Another versatile packaging material is corrugated board, used to contain everything from ice-packed seafood to fine china. Because of its rigidity and flutes, corrugated board does not wind through the press from a roll. Individual sheets are fed into the in-line press one by one. All of the rollers, including the printing cylinders, transport the board through the printing and converting operations. Corrugated board is so extensively used that it has been called today's "packaging workhorse."  
Many different kinds of paper and plastic are converted into specialized bags. Examples are wraps and bags that are designed to conform to the shape of a single product such as bread bags, cigarette wraps, or the inside pouch of a cereal box. Or they can be preformed bags for consumer use such as square-bottom grocery nags, colorful gift-wrap bags, or fold-close-top food pouches.  
Rolls of pressure-sensitive stock can be printed and then diecut, slit, or perforated into bumper stickers, decals for children's toys, stickers for autos, and labels for pharmaceuticals, mailing, and many grocery items. Here are examples of typical grocery items that are labeled with pressure-sensitive stock.  
We have seen the characteristics and advantages of the flexographic printing process, but to fully understand the scope of the flexographic industry we only need to notice how many consumer products are printed by flexography. Our supermarket's shelves, freezers, and displays are filled with items whose packages are printed by flexo. In department stores, clothes, linens, wallpaper, and paneling all printed by flexography can be found. And plastic and paper bags again--printed by flexography--are used to carry all of these items home. Through its wide variety of applications, flexography has grown into a multibillion dollar segment of the package printing industry.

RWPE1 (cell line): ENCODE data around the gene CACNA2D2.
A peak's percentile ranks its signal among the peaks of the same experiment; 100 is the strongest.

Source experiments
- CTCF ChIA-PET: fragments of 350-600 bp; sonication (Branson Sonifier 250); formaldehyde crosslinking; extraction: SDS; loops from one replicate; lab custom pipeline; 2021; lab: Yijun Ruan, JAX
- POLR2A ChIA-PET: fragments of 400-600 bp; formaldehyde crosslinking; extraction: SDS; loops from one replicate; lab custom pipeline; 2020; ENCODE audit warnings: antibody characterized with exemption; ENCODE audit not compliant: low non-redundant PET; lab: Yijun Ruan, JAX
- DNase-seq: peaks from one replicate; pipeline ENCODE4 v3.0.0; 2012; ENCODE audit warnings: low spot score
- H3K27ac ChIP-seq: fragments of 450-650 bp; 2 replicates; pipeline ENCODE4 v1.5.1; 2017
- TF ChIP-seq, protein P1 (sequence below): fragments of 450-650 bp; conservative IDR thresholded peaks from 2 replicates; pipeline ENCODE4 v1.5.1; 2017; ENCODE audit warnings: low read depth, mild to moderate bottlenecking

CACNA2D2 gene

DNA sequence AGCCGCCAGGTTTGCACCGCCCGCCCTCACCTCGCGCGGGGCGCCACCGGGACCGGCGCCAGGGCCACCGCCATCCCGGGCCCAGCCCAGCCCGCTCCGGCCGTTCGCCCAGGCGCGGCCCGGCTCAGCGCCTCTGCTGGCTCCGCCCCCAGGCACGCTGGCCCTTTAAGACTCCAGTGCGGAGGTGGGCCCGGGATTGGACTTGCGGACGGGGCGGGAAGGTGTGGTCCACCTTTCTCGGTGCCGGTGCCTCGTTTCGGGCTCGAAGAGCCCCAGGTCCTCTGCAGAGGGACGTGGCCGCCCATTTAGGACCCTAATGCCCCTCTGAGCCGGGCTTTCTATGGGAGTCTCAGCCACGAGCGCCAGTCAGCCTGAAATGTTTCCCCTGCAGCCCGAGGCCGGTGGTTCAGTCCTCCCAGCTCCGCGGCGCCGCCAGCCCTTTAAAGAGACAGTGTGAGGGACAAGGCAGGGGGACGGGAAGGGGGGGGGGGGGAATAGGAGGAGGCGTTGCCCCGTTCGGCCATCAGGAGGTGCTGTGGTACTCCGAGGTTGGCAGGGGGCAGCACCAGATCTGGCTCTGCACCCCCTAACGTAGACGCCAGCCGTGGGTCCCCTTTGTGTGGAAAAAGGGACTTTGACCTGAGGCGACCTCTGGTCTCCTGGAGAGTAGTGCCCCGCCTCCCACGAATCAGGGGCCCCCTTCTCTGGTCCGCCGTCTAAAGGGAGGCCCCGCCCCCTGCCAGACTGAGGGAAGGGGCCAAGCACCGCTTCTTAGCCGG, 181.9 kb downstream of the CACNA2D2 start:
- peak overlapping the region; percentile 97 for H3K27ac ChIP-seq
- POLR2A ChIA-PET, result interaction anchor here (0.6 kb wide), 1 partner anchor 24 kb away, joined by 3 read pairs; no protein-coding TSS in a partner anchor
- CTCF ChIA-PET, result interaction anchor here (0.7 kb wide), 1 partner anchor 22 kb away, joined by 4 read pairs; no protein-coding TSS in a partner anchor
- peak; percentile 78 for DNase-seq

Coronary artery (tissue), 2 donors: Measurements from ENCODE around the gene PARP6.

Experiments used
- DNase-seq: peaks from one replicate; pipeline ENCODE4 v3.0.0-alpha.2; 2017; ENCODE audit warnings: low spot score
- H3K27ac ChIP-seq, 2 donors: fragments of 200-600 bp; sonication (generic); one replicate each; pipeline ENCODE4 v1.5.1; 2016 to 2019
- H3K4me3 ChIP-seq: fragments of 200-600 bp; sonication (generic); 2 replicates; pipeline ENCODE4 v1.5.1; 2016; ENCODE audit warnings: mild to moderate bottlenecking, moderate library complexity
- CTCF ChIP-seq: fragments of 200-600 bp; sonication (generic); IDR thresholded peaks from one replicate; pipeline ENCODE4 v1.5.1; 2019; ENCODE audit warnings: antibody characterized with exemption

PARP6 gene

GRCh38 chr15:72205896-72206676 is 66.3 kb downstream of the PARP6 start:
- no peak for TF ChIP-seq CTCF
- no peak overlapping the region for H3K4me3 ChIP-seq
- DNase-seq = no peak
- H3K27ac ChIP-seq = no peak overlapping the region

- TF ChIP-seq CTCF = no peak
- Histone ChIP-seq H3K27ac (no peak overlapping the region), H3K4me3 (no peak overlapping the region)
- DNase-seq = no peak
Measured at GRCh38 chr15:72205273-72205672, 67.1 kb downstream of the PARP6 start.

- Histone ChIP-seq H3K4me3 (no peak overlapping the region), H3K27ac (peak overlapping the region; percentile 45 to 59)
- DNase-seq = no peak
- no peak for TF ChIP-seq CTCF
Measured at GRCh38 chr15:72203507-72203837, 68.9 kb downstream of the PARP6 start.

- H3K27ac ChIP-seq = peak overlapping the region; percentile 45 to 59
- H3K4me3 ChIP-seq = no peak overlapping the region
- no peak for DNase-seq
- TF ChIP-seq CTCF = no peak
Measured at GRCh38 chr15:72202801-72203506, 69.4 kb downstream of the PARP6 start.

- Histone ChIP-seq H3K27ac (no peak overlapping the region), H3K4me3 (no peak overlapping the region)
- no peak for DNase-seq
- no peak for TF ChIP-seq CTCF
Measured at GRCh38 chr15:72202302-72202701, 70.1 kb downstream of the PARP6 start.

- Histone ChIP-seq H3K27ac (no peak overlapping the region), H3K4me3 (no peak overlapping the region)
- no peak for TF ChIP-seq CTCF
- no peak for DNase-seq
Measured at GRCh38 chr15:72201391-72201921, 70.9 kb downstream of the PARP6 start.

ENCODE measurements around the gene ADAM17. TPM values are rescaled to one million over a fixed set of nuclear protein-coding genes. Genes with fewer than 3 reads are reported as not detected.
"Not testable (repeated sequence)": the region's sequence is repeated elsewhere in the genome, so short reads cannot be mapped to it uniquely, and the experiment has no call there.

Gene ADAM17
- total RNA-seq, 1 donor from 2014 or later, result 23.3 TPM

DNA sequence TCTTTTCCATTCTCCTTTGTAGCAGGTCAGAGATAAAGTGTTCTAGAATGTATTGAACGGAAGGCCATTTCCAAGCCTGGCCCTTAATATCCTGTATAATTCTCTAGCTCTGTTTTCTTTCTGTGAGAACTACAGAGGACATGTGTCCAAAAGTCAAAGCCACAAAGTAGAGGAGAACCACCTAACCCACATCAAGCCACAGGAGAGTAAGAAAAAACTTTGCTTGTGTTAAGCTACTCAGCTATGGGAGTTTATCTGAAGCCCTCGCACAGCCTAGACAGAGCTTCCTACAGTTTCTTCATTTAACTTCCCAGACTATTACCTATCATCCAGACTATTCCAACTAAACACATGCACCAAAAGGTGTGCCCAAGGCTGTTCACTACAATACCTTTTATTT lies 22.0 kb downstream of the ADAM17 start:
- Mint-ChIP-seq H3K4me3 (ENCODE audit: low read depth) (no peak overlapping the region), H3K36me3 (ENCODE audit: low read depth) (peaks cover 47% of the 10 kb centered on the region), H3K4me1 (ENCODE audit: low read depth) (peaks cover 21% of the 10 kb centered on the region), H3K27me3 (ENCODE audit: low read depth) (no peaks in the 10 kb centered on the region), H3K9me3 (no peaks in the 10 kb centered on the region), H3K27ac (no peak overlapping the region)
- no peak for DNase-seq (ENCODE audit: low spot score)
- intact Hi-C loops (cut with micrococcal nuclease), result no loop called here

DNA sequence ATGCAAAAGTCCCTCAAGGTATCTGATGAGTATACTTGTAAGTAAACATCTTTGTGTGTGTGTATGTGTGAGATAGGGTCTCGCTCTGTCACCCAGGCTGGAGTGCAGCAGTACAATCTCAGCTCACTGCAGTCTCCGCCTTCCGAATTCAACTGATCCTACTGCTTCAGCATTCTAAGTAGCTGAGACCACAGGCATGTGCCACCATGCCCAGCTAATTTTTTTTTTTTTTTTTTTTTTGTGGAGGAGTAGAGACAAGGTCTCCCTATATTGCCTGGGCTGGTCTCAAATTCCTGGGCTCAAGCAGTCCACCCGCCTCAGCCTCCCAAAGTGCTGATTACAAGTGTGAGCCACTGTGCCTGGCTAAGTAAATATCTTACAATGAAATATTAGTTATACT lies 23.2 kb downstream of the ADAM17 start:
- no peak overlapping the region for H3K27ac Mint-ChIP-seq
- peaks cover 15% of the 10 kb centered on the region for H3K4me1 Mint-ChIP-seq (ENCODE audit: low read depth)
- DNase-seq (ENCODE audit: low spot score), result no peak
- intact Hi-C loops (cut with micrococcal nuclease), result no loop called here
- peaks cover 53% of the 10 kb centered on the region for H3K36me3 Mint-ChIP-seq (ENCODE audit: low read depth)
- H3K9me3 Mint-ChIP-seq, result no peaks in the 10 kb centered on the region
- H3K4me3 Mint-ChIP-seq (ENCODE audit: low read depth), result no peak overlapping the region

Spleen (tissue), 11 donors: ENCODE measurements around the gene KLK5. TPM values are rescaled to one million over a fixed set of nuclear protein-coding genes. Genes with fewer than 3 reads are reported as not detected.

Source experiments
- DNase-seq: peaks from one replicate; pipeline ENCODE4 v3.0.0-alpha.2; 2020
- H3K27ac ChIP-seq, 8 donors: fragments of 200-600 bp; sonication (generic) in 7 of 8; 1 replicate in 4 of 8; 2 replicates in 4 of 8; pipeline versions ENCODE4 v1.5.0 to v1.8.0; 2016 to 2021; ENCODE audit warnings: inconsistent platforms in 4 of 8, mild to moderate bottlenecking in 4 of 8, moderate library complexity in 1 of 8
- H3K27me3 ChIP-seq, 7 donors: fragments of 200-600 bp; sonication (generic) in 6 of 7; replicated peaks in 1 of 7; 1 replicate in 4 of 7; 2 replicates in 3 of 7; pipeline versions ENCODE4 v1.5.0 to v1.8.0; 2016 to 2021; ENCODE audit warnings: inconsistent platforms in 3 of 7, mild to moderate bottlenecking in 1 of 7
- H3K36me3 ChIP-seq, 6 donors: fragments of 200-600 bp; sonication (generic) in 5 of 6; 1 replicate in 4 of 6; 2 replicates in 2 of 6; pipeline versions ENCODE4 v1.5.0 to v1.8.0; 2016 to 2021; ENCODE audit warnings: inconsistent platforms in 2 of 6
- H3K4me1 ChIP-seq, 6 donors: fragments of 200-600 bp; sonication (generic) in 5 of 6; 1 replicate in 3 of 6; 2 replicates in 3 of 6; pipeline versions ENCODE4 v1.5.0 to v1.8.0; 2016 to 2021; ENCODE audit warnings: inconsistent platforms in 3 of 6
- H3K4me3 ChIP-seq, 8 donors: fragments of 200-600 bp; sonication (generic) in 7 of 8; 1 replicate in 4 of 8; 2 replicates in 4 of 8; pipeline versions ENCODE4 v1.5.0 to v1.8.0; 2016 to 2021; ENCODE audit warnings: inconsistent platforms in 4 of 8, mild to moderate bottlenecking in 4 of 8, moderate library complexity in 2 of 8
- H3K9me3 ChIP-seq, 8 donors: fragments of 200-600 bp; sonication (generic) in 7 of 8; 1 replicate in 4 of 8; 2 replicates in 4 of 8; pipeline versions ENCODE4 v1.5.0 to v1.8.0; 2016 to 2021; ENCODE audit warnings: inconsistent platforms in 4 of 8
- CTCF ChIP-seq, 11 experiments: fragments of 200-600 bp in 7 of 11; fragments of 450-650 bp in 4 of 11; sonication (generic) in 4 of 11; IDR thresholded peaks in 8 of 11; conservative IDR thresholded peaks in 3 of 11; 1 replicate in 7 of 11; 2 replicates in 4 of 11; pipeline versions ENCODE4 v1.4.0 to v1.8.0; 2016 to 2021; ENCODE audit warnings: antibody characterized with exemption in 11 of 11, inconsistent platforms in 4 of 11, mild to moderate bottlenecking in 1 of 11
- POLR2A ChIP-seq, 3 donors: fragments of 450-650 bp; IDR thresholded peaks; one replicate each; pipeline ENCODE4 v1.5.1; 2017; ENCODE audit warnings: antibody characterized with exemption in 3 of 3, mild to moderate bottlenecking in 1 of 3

Eric N. Kruchkevich, author
Donna C. Mulvihill, editor

Special thanks to
Alpine Packaging, Inc.
Herbick and Held Printing
Latmer and Mayer Printing
Rippl Printing & Packaging
York Tape and Label Corporation

 
The Graphic Arts Technical Foundation and the Foundation of Flexographic Technical Association wish to give a special thanks to Matthews International Corporation.